In February 2021, experts found the malware dubbed “Silver Sparrow” nesting on 30,000 Mac units. What’s more, they found this malicious software on computers in over 150 countries. Both the United States and Canada were part of that long list.
Granted, malware on Mac computers isn’t as common as those on Windows. One reason is that macOS or OS X only accounts for a little over 16% of the worldwide operating system market. By contrast, Windows make up more than three-quarters of the OS market.
Still, those facts debunk the myth that Macs don’t get infected. Unfortunately, they do, which is why you need to know how to find and get rid of malware on your Apple device.
This guide will show you how exactly to do that, so be sure to read on.
Know the Signs of a Potential Mac Malware Infection
Because malware is a computer program, it consumes the resources of the device it infects. As such, having several of these malicious files can slow or impede your Mac’s performance. For example, if you only have one or two active apps but your computer is slow to respond, you may have an infection.
Disappearing or modified apps, files, and folders are also signs of infections. Numerous pop-up ads for or from apps you don’t recognize can also be an indication.
Adware is especially rampant on Mac. In 2020, they were twice as likely to get infected thanWindows devices.
So, if you experience any of those symptoms, it’s time to track down potential malware on your Mac.
Look for Unfamiliar Apps in Finder or Launchpad
One of the first places to check for malware on Mac is the Applications list. You can access this by opening a Finder window and then clicking on Applications on the left pane. You can also open Launchpad for a bigger icon view of all downloaded and installed apps on your Mac.
Once you have either open, go through the entire list and note unfamiliar or dubious app names. Some of those may be potentially unwanted programs (PUPs), which can either carry or be a form of malware. Don’t open these unknown programs, as doing so may execute the malware file they contain.
Instead, do a quick online search using the app names as your keyword. If they are malicious programs, the web is sure to have information about them. Even if they’re not, it’s best to uninstall them from your Mac since you don’t need or use them, anyway.
To uninstall PUPs or apps that may be harmful, drag their icon to Trash. You can do this straight from the Finder window or Launchpad, and you don’t need the Trash folder to be open. However, you need to go into your Trash folder to empty it and permanently delete the apps.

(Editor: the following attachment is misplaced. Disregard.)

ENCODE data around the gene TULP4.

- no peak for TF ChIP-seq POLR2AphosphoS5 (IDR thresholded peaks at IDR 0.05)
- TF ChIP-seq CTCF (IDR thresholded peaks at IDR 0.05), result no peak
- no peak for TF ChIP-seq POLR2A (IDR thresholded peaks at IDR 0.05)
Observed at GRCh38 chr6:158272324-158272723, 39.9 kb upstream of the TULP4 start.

Inspect and Clean Your Browser’s Extension List
A December 2020 report found 28 browser extensions containing malicious files. Worse, an estimated three million internet users downloaded these add-ons. Of the 28, 15 were Chrome installations, while 13 were Edge extensions.
That report highlights how easy it is for threats to infect computers, including Macs. As such, it’s imperative that you also inspect and delete malware on Mac browsers.
For Chrome Users
In Chrome, click the kebab menu (the three vertical dots), choose More Tools, and then Extensions. Review the list, and if you find anything you’re not familiar with, click the Remove option. On the next window, select Remove to uninstall the add-on permanently.
For Edge Users
If you’re on Edge, select the Settings and more option and then choose Extensions. Next, click Remove under the add-on you want to uninstall. Finally, confirm the removal by clicking the Remove button.
For Safari Users
If you’re a Safari user, you can remove extensions by clicking on Preferences in the Safari menu. In the Preferences menu, maneuver to the Extensions tab. Select the add-on you want to remove and then select the Uninstall option.
For Firefox Users
To remove Firefox extensions, tap the menu button (the three vertical lines). From there, select Add-ons and Themes followed by Extensions. Next, hit the ellipsis button (the three horizontal dots) for the add-on you want to get rid of and then choose Remove.
Keep a Close Eye on Your Activity Monitor
Another helpful strategy on how to find malware on Mac is by using Activity Monitor. It has information on active programs and services, as well as their resource usage. So, it’s easy to see which apps consume the most of your Mac’s memory and even its battery.
Best of all, Activity Monitor lists background apps, which is often the case with malware. Many malicious programs, after all, work out of sight, so you may not see them on your Dock.
To launch Activity Monitor, open Systems Preferences from Launchpad. Alternatively, you can access it by typing “System Preferences” in Spotlight Search. You can also find it inside the Applications folder labeled Utilities.
Once you have Activity Monitor open, hit the Memory tab. From there, the window should populate with all active apps and services. Look through the list, and be sure to note down unfamiliar item names.
Next, search the web for more information on these unknown apps or services. So long as they’re not crucial to your Mac’s operation, you can drag them to Trash. Don’t forget to empty the Trash once you’ve removed all suspicious items from your app list.
Don’t Give Malware on Mac Computers a Chance to Hijack You
Keep in mind that malware on Mac computers can take the form of dangerous ransomware. A great example is the so aptly named EvilQuest, which can hijack and steal sensitive data.
That’s enough reason to abide by our tips for malware detection. Don’t forget to keep your Mac’s firewall active at all times. Better yet, install malware protection.
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